What is the Difference Between Mulch & Compost?
Compost and mulch are gardening terms that are so often used interchangeably that many people think they are simply two different words for the same thing. Even long-time gardeners frequently use the word compost when they really mean mulch or use the term mulch when they are actually talking about compost.
To make things even more confusing, compost can be used as mulch, and mulch can have compost-like effects on your soil. So, it is easy to see how many folks might not realize that there really is a difference between compost and mulch.
To help you better understand the difference, this post will address the following questions:
- What is compost?
- What is mulch?
- What is the difference between compost and mulch?
- Is compost or mulch better?
What is Compost?
Compost is an organic soil amendment that looks and feels like soil. You can purchase compost at your local gardening center, acquire it from a commercial composting facility, or make it at home in a backyard composting bin or pile. In some areas, residents can even get free compost for their home gardens through community programs.
Compost is the result of microorganisms decomposing organic matter through the process of aerobic biodegradation, such as kitchen scraps, chicken or rabbit manure, leaves, organic yard waste and some paper products. For example, if you have a compost bin at home, you could add banana peels, used coffee grounds, coffee filters made from unbleached paper, twigs, leaves, the tube left after you use a roll of toilet paper, lawn clippings and the poop you scoop out of your hamster’s cage. In the controlled environment of your compost bin or pile, these items will decompose and become nutrient-rich compost you can use in your garden.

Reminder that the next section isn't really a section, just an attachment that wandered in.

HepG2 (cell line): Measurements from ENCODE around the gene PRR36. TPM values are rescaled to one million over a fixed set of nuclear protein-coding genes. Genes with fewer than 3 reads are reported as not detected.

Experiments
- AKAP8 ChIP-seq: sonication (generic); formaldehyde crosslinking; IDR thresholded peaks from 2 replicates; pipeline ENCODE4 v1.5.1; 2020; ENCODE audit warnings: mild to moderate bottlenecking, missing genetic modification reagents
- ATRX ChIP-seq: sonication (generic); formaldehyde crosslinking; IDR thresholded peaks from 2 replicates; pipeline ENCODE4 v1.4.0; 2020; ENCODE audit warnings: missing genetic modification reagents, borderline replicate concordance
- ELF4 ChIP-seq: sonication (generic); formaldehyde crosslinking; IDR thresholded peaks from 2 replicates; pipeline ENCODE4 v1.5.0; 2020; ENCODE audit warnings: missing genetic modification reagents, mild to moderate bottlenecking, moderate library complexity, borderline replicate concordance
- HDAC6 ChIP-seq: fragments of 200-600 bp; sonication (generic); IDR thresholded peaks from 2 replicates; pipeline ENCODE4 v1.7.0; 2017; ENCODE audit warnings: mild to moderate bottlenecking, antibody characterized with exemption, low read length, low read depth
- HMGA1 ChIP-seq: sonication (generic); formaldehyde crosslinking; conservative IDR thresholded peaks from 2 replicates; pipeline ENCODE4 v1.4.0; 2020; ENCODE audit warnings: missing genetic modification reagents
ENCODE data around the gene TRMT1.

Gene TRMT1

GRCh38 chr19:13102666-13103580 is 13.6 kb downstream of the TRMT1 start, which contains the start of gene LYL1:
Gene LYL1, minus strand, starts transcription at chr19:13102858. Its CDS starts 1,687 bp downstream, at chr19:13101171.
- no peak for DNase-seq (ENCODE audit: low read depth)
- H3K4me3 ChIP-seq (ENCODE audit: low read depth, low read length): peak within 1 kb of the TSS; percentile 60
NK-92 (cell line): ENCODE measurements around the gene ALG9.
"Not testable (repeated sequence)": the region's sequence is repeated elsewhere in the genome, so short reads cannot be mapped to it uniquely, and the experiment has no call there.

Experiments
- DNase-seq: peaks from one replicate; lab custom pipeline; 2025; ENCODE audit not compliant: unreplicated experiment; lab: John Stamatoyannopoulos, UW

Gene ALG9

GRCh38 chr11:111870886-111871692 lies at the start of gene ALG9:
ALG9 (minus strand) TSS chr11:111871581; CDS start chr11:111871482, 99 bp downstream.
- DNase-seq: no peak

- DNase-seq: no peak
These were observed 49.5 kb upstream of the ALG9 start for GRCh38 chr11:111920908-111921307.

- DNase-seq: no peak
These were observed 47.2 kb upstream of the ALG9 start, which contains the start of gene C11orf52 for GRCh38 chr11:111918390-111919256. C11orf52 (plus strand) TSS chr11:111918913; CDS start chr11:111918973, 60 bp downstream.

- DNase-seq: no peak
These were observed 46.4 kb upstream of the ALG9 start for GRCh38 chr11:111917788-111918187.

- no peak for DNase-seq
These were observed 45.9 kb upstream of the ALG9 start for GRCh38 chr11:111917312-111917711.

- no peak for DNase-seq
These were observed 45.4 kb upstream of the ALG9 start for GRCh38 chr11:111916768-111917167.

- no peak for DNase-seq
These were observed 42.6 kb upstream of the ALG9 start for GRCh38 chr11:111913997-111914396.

Compost is mixed into the soil to improve soil structure and add nutrients. Because it is so rich and full of these nutrients, it must be mixed into soil in order for your plants to thrive and should not be used alone. As it continues to decompose in the soil, it adds nutrients over time and continues to improve your garden soil. In garden beds where plants are already in place, compost is sometimes used to side-dress plants by spreading it around the plant and either allowing it to naturally work into the soil or using handheld gardening tools to lightly mix it into the soil without injuring existing root systems. In some cases – particularly with coarser compost that looks a bit more like mulch – compost is used as mulch to top-dress garden beds.
Compost is sometimes referred to as fertilizer. This makes sense, since it does add nutrients to the soil, and plants are usually healthier and exhibit faster growth or more production when grown in compost-enriched soil. However, it is a bit of misnomer, because compost is a soil amendment but it is not the same thing as fertilizer.
To learn more about compost and backyard composting, here are some helpful resources:
- What Can I Compost? 20 Things You Can Put in Your Backyard Compost Pile